40. The Paterson/Great Falls Area
The potential power of the Great Falls of the Passaic River so inspired
Alexander Hamilton that he organized the Society for Establishing Useful
Manufactures and planned America's first industrial city (Figure 91).
Pierre L'Enfant, the planner of Washington, D.C., designed a complex three-tired
system that harnessed the falls and supplied water power to several industrial
mills. The city of Paterson became a thriving industrial center known
for the manufacture of silk and locomotive parts. Today, the old industrial
complete has been partially restored.
|Figure 91. Great Falls of the Passaic River in Paterson, New Jersey.
To get to the falls, take I-80 west to the Paterson exit (Exit 57). Turn
left onto Grand Street for 0.3 miles, turn right onto Spruce Street for
0.5 miles, then turn right onto Market Street and turn into the parking
lot for the Paterson Museum. Part of the Paterson Museum's collection
is a small but spectacular display of minerals collected from the traprock
quarries in the area. The most abundant minerals are zeolites (metallic
hydrous aluminosilicates such as prehnite [the State Mineral of New Jersey],
heulandite, datolite, chabazite, and stilbite) and quartz (smoky and
amethyst). (Another impressive display of zeolite minerals can be seen
in the mineral exhibits at the American Museum of Natural History.) Additional
parking is located just north of the museum at the falls which are located
at McBride Avenue and Spruce Street. The Great Falls Visitors Center is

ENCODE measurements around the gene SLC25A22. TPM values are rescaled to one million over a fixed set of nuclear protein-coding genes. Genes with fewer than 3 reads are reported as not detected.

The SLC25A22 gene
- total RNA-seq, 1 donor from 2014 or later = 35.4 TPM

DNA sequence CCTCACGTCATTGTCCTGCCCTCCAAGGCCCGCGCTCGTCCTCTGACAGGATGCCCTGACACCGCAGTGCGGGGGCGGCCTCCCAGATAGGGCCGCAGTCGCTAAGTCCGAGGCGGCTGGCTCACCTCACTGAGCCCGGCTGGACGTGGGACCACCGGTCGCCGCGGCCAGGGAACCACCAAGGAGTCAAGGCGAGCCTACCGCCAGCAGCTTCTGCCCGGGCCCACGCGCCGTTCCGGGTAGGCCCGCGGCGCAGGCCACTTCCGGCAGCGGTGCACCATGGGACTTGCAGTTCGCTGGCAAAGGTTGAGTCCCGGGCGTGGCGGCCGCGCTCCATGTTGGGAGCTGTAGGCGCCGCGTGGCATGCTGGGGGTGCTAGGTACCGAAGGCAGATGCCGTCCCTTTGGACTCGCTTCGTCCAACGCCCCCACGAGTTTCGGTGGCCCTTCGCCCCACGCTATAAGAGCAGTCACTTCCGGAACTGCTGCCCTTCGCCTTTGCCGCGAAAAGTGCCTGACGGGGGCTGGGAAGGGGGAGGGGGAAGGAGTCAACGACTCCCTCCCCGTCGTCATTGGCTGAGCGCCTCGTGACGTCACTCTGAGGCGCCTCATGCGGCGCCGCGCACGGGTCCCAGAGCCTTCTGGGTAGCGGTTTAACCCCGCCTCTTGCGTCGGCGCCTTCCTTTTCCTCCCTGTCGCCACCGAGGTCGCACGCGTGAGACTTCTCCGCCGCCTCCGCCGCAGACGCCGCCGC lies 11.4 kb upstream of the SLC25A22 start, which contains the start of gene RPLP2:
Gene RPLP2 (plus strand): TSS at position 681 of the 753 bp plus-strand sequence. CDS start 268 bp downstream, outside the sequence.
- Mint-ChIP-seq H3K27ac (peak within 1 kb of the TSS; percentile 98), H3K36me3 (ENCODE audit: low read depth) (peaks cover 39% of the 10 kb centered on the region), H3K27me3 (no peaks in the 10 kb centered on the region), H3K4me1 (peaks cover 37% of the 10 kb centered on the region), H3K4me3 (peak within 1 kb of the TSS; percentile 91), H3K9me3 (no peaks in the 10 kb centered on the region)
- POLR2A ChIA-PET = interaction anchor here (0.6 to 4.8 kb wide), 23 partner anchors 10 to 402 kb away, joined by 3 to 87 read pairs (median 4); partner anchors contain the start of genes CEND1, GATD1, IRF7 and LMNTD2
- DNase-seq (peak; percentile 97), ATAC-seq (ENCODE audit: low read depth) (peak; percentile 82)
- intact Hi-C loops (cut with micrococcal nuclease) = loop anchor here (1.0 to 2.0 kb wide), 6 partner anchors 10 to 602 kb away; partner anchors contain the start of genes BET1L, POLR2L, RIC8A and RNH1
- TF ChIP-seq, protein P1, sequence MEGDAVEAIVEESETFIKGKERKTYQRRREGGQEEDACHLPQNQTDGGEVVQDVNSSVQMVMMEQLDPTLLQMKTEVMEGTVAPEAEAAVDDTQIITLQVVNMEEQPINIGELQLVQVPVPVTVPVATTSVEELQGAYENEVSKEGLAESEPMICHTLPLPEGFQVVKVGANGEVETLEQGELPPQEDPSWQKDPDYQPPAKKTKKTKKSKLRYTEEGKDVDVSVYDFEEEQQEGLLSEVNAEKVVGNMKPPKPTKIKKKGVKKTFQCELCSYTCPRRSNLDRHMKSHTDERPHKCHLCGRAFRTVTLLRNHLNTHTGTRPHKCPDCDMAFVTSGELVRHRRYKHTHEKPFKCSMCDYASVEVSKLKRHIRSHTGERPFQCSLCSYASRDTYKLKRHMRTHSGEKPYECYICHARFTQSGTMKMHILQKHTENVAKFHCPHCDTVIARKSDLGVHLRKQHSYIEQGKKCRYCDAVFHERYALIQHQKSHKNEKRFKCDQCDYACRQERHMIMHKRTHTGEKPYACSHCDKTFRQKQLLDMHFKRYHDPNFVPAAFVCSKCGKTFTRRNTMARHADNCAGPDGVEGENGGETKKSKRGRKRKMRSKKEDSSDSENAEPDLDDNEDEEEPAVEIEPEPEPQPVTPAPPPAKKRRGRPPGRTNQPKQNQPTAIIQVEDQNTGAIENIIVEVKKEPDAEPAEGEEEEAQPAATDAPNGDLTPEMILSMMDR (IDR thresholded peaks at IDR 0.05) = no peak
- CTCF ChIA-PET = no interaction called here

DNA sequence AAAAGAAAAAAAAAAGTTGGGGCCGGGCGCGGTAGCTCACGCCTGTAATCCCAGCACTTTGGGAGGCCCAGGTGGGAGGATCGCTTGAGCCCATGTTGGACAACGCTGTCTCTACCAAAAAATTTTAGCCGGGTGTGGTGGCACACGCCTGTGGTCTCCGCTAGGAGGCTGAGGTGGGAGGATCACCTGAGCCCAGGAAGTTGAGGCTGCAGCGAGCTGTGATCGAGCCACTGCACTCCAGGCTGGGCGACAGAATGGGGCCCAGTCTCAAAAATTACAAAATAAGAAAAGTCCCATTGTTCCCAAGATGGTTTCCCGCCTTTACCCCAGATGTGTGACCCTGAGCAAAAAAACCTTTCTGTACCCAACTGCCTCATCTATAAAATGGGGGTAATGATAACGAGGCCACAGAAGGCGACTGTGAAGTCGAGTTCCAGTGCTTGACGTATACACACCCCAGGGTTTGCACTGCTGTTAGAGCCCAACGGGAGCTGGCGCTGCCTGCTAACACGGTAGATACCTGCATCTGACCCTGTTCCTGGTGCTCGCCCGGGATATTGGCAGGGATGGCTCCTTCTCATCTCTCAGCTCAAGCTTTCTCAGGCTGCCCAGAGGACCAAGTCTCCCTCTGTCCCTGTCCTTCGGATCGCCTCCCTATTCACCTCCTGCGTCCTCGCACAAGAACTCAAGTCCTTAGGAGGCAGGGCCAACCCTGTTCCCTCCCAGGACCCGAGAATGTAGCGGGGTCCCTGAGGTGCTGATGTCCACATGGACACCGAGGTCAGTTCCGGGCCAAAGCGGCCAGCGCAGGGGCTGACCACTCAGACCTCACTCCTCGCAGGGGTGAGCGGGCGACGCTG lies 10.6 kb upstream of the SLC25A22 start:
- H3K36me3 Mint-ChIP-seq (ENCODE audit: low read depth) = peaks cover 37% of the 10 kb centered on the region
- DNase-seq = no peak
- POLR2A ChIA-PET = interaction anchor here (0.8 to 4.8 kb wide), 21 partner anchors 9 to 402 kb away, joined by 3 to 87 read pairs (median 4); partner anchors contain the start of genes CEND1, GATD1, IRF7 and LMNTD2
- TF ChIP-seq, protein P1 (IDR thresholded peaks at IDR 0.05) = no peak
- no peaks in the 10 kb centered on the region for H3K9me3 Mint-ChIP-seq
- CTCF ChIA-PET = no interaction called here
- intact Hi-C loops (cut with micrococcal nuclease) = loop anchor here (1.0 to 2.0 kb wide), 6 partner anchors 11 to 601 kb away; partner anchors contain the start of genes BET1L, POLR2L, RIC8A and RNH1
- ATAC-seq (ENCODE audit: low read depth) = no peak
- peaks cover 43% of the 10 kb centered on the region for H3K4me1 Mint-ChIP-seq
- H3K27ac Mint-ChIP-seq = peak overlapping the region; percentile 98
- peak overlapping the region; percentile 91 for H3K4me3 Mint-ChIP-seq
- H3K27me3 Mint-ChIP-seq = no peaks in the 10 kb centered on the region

open daily, located at 65 McBride Avenue in Paterson. The falls are well
worth a detour from I-80, especially in the spring when water levels are
high. A foot bridge crosses the chasm above the falls. A hydroelectric
plant at the falls was built in 1914, but was closed in 1969 because of
The falls spill over a resistant ridge into a chasm carved in the lower
flow of the Orange Mountain Basalt where it overlies the upper contact
of the Passaic Formation. In the vicinity of the falls, glacial erosion
has stripped away the upper more friable pillow lavas. These pillow lavas
can be seen in the abandoned traprock quarries throughout the hillsides
in the Paterson area (Figure 92). Minerals occur in fractures and in gas
pockets that formed within the pillows of lava as they cooled (Figure
93). Some of the hollow chambers in the rock were probably lava tubes
that drained before the lava cooled. The quarries in the Orange Mountain
Basalt utilized the traprock primarily for construction material. Unfortunately,
these quarries are closed to public access, but they are frequently the
target of organized societal and college field trips. Mineral collecting
within these quarries can be quite hazardous due to falling debris from
the high walls, especially during the freeze-thaw cycles in the winter
(Figure 94). Don't attempt to collect minerals without permission. If
interested, be patient, and join a local mineral club or society on a
|Figure 92. A mineral collector illustrates the size of a large cavity
formed in a pillow basalt flow on Orange Mountain (1st Watchung Mountain)
near Paterson, New Jersey.
|Figure 93. Condominiums built along the highwall of a quarry in
Orange Mountain in Paterson, New Jersey. The ice flows form along
the boundary between separate lava flows in the Orange Mountain Basalt.
|Figure 94. Example of a pillow lava in the Orange Mountain Basalt.